The largest rodent ever to have lived may have used its front teeth just like an elephant uses its tusks, a new study led by scientists at the University of York and The Hull York Medical School (HYMS) has found.
Josephoartigasia monesi, a rodent closely related to guinea pigs, lived in South America approximately 3 million years ago. It is the largest fossil rodent ever found, with an estimated body mass of 1000 kg and was similar in size to a buffalo.
Dr Philip Cox, of the Centre for Anatomical and Human Sciences, a joint research centre of the University’s Department of Archaeology and HYMS, used computer modelling to estimate how powerful the bite of Josephoartigasia could be.
He found that, although the bite forces were very large – around 1400 N, similar to that of a tiger – the incisors would have been able to withstand almost three times that force, based on earlier estimates by co-authors, Dr Andres Rinderknecht, of The Museo Nacional de Historia Natural, Montevideo, and Dr Ernesto Blanco, of Facultad de Ciencias, Instituto de Fısica, Montevideo, who first described the fossil in 2008.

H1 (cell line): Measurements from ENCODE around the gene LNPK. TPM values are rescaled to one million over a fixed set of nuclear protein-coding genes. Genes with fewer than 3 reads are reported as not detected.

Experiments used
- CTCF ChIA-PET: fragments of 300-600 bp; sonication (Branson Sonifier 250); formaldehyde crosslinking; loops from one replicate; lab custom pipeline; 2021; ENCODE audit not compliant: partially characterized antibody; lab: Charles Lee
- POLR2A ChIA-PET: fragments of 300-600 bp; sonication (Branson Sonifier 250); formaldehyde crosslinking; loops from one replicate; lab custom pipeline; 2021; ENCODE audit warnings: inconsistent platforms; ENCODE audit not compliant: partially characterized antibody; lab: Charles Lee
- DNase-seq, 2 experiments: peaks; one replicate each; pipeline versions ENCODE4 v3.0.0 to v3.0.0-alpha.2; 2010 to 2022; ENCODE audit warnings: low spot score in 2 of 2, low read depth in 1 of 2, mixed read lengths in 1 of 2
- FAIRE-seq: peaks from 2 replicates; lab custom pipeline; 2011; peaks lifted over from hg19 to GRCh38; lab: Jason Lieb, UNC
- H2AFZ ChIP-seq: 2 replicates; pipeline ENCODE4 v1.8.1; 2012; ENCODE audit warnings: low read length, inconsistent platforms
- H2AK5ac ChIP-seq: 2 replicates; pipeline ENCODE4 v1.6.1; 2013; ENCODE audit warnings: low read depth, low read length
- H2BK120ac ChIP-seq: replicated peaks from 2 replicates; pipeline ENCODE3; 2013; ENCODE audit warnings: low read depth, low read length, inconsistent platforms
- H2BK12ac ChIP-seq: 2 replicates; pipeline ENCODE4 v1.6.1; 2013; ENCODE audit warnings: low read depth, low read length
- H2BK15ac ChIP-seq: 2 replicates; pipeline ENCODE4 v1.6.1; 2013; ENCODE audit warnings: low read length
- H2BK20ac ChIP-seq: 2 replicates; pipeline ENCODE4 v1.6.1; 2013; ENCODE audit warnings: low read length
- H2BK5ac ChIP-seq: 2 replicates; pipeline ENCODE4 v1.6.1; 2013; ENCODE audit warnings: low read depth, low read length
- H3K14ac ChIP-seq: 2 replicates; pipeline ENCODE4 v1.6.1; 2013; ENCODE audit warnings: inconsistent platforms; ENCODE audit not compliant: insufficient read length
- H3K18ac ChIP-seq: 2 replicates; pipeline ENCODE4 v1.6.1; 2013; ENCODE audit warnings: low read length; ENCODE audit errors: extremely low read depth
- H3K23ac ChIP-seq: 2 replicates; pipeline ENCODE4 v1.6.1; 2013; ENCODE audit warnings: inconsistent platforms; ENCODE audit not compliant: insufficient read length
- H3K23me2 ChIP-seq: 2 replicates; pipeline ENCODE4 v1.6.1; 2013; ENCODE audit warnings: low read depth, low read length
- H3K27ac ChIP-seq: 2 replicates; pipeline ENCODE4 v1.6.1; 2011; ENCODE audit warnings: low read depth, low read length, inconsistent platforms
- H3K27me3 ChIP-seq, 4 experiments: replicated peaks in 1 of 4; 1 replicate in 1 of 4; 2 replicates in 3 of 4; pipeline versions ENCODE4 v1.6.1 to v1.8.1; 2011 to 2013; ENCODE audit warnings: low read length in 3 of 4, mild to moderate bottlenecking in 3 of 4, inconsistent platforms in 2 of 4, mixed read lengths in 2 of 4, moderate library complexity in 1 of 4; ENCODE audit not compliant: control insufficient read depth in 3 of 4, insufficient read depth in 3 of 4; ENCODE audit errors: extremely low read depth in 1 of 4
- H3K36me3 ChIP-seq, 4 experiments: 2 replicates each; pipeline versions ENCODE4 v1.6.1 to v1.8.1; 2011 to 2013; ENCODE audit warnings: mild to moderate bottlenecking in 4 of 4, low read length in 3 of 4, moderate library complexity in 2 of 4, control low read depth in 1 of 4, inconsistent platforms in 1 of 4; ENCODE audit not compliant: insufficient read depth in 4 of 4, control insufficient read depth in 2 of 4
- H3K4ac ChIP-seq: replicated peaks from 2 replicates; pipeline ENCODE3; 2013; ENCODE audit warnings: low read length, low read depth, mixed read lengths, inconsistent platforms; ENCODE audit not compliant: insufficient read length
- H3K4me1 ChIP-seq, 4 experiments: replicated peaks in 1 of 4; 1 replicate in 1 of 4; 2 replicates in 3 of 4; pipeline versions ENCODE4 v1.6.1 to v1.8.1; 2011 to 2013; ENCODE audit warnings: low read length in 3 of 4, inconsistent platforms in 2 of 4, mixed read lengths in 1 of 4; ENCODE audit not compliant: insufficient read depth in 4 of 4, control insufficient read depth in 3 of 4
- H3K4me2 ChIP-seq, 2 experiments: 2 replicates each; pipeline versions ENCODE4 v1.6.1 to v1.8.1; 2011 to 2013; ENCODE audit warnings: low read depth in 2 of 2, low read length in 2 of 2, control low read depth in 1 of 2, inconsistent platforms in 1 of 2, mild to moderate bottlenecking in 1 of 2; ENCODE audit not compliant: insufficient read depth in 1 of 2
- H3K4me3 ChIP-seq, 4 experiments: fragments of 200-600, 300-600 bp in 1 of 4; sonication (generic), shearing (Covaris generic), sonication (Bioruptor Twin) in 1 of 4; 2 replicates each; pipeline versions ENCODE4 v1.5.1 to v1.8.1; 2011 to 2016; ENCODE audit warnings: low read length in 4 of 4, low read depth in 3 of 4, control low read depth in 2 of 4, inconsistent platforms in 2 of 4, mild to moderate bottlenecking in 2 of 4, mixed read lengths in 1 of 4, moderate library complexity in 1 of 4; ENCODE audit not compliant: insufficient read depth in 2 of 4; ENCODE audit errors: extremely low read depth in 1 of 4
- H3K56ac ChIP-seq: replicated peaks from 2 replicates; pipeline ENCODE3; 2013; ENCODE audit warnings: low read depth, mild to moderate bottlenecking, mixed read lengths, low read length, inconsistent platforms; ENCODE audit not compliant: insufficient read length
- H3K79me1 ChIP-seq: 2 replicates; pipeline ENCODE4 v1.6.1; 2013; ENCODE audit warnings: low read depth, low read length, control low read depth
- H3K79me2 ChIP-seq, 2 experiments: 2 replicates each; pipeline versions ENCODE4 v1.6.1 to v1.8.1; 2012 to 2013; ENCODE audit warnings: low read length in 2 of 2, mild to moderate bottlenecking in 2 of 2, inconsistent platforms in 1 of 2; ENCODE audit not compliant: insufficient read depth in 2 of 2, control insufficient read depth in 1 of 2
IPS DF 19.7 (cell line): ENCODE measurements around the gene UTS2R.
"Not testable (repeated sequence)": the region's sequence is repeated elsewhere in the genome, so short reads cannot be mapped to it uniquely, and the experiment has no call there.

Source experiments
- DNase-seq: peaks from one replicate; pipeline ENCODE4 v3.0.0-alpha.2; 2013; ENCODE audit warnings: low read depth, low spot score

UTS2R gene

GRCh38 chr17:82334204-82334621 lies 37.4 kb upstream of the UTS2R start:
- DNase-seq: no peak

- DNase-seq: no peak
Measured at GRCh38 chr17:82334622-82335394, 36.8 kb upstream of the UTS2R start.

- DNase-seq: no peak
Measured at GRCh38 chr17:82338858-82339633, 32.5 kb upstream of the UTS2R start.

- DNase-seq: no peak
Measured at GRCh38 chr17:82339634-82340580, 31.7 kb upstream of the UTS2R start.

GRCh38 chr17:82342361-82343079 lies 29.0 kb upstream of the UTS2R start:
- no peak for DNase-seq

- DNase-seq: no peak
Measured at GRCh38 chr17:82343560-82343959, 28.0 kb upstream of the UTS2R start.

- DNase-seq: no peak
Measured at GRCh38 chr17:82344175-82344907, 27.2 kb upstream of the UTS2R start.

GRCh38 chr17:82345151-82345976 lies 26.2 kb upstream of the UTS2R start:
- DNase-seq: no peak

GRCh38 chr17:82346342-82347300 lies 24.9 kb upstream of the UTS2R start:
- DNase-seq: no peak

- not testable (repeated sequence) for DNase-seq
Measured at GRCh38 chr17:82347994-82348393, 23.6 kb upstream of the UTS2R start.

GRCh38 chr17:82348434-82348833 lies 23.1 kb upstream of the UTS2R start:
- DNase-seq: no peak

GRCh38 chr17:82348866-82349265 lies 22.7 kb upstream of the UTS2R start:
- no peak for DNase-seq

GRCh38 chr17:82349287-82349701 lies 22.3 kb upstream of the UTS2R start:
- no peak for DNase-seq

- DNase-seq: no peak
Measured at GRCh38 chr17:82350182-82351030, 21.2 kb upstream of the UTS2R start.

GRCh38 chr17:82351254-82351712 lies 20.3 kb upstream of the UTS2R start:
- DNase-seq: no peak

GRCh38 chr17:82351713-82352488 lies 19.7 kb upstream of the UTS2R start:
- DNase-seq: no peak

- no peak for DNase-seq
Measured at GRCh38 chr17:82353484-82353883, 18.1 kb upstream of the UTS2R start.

Dr Cox said: “We concluded that Josephoartigasia must have used its incisors for activities other than biting, such as digging in the ground for food, or defending itself from predators. This is very similar to how a modern day elephant uses its tusks.”
The research, which is published in the Journal of Anatomy, involved CT scanning the Josephoartigasia monesi specimen and making a virtual reconstruction of its skull. This was then subjected to finite element analysis, an engineering technique that predicts stress and strain in a complex geometric object.
Philip G. Cox, Andrés Rinderknecht, R. Ernesto Blanco. Predicting bite force and cranial biomechanics in the largest fossil rodent using finite element analysis. Journal of Anatomy, 2015; DOI: 10.1111/joa.12282